Tuesday, July 15, 2014

Review: Lady Wild by Maire Claremont (e-novella)

Lady Wild: A Wicked Games Novella by Maire Claremont
Click here to buy the book on Amazon

I've always believed that, when someone you love dies, a piece of you dies with that person as well. That is the case of Maire Claremont's heroine, Ophelia, who is facing the inevitability of her mother's death. It is the latest tragedy in a series of tragedies that has defined Ophelia's life in the past three years:
1. Her father dies unexpectedly, leaving her and her mother at the mercy of her stepbrother
2. Who disowns them
3. Then her mother falls ill and is dying

With each blow, Ophelia watches her life crumble into pieces, as her former life fades into memory and their friends abandon them. Now her own mother is about to leave her, and Ophelia just wants to escape it.

It is unusual that Ophelia happens to be standing in freezing water, contemplating life and death, when she meets Andrew, the man that would bring her back to life again -- more unusual still, that Andrew is also just living a half-life, his heart long frozen by his parents' indifference, distance, and death in a faraway land.

And the person who would lead our hero and heroine out of the shadows, would be Ophelia's dying mother.

Ophelia is aptly named, considering all the misfortune that has fallen on her little family, and she's on the verge of breaking under the strain of it all -- the last straw being her mother's coming death. Claremont never specifies what Lady Darlington is suffering from, and, while the curious in me wanted to find out, I realised that it didn't matter -- because, when you meet Ophelia's mother, you realise that it is not her illness that defines her. She's such an amazing, amazing woman and such a great mother to Ophelia.

"Bugger appropriate." Lady Darlington shook her head, as if disappointed in him. "I can see that you are hardly an appropriate man, despite your title. And though my sight may be failing me, I do see the way you look at her."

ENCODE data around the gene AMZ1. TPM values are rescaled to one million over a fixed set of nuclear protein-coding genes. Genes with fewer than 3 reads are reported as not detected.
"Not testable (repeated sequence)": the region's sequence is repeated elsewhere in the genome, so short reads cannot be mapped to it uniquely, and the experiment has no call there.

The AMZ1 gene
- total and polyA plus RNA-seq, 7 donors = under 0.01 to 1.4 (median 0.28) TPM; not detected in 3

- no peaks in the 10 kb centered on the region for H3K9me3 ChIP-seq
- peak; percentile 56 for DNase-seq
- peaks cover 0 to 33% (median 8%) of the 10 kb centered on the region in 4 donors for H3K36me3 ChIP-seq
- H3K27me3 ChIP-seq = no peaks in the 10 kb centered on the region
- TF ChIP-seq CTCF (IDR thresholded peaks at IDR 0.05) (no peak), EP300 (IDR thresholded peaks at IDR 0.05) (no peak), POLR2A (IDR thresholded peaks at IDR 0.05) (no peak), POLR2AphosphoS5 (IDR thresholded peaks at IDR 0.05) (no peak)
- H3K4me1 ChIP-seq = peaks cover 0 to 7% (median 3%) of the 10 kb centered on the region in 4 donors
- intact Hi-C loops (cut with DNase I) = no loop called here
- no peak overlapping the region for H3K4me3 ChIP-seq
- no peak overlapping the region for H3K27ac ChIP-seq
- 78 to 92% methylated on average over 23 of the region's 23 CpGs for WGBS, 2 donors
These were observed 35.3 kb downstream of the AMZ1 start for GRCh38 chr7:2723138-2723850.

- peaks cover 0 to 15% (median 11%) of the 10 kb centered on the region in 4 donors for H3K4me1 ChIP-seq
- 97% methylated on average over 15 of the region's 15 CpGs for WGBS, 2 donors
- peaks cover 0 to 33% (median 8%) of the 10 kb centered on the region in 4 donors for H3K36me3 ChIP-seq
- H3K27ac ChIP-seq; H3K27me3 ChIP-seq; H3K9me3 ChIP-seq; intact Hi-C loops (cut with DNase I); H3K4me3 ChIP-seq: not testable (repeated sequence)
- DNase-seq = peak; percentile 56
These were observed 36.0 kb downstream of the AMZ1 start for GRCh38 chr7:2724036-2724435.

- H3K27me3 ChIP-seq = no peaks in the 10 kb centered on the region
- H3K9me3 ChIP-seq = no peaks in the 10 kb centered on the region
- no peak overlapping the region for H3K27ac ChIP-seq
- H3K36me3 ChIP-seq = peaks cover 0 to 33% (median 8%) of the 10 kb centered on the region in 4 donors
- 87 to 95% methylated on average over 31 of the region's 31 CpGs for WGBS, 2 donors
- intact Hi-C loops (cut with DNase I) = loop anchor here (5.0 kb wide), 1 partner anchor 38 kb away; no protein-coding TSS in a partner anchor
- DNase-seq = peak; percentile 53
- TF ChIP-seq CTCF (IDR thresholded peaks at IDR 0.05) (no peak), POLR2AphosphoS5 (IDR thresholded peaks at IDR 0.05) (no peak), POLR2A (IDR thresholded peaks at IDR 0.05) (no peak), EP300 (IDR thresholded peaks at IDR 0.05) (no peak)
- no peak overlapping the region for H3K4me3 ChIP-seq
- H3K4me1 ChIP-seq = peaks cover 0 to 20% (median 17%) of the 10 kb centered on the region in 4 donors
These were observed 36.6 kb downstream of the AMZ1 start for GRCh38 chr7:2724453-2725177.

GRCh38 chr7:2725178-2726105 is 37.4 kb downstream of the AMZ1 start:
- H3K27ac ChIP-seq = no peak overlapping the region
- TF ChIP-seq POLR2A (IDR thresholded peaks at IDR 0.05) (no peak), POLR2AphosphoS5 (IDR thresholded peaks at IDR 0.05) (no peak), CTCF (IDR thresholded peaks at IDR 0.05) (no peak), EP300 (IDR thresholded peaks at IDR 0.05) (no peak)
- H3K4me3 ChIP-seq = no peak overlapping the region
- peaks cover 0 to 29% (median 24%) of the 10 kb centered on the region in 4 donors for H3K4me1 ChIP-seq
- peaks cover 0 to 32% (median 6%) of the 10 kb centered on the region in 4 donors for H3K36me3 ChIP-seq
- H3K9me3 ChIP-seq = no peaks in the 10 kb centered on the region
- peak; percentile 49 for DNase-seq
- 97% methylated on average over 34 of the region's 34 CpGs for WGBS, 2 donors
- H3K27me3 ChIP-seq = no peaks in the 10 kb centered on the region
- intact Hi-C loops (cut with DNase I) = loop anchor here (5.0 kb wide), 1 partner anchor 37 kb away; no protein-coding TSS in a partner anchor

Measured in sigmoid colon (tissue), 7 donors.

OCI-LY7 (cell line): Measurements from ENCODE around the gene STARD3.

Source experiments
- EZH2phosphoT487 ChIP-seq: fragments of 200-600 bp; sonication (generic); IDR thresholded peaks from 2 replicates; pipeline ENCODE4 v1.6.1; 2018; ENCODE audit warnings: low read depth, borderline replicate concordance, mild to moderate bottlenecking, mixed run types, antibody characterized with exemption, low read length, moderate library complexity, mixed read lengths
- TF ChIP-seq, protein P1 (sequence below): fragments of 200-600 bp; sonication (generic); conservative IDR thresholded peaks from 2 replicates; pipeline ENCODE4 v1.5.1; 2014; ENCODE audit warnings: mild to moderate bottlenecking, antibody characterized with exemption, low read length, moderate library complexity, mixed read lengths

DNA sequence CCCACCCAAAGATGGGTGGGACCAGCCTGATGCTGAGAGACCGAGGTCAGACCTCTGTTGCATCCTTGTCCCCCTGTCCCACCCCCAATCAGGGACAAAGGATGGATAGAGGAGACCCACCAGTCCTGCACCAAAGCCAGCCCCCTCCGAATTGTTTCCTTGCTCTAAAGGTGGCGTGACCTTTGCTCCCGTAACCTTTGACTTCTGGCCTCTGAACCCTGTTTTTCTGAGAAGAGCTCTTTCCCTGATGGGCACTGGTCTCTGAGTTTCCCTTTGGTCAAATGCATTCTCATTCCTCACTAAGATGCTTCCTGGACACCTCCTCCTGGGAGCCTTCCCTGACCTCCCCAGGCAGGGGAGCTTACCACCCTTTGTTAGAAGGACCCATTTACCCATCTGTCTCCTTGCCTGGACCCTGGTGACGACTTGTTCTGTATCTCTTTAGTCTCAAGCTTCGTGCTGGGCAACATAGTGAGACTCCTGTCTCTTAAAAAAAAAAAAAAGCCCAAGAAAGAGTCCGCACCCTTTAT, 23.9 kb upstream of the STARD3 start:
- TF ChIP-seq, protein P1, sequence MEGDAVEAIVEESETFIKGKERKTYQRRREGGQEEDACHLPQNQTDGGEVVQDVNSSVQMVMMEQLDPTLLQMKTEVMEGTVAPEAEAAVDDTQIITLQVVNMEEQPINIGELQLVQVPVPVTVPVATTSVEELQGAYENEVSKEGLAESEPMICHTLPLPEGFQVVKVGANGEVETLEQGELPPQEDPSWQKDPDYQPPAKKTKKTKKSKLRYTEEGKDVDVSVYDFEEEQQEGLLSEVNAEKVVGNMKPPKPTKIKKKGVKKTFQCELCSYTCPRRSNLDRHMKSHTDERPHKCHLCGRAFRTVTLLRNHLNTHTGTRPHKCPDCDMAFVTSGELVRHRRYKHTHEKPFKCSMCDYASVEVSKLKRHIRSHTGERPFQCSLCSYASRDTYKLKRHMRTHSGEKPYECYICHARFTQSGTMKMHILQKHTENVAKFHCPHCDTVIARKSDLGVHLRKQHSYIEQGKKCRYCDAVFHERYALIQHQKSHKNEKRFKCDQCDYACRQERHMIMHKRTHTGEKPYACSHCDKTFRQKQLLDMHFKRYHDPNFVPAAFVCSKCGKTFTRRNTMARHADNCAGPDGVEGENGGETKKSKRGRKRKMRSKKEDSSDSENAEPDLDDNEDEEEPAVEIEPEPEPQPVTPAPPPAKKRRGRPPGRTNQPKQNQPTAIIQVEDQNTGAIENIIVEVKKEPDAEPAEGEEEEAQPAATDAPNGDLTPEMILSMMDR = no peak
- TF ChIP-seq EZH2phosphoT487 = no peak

"And seeing this, you would still have me take her?" he scoffed. "You are asking for your daughter's ruination."

"No," she corrected. "I am asking for her liberation from this poor prison. When I die, she will have nothing."
- Chapter 3

The situation is unusual, and one might say that no mother would offer up their daughter to a complete stranger -- but, desperate times call for desperate measures.

When Andrew walks into Ophelia and Lady Darlington's life right when it was crumbling apart -- it's something Andrew went through and something he wouldn't wish anyone else to suffer through. Andrew didn't make his decision on a whim, and he still had doubts about his plan even when it was underway -- I loved this about him. I loved his fallibility and I love how he struggled with the very human part of him.

I enjoyed the love story between Andrew and Ophelia, which has some strains of a Cinderella story, complete with a (fairy god)mother. While it seems that the hero is doing all the rescuing, that he has the upper hand in this relationship, he is also being saved by Ophelia and her mother. From their first meeting, you know that these two would have a great relationship. They have attraction and they have chemistry -- and they have honesty.

"Are you like Ophelia's Hamlet, then? A prince?"

"Come away from the river, and I shall make myself known."

"Ah, but he betrayed her in the end," she countered. "I am most likely safer in the river."

A distinctly sober look darkened his eyes. "Perhaps, but in betraying her he threw away any chance at happiness he ever had. For what? To avenge the death of his father? He should have chosen Ophelia."
- Chapter 1

Reading Claremont's Lady Wild made me realize the value of setting: we seem to have lumped books into Regency, or Victorian, etc -- but Claremont sets her novella against a very interesting time during the Victorian period: the rise of the Romantics/pre-Raphaelites, and it is something that manifests itself in the language and ideas of the characters in the story. It made me realise and appreciate how a particular time/month/season/event would affect characters in a story.

Setting is more than just setting in Lady Wild: Ophelia's entire story typifies the Romantic sensibility. She seemed a bit dramatic and her need to escape her life is very strong. It was a pervasive emotion during this particular time.

While the focus of the story is on death, the point of the story is to celebrate life and to live it to the fullest. This is a story with heart and soul, and tears. Lots of all three, and Maire Claremont expresses them so eloquently.

Lady Wild introduces Maire Claremont's new Wicked Games series. To find out more about Maire and her books, click below:


  1. Marvelous review, Tin! I loved this book...so heartbreaking and yet so uplifting.



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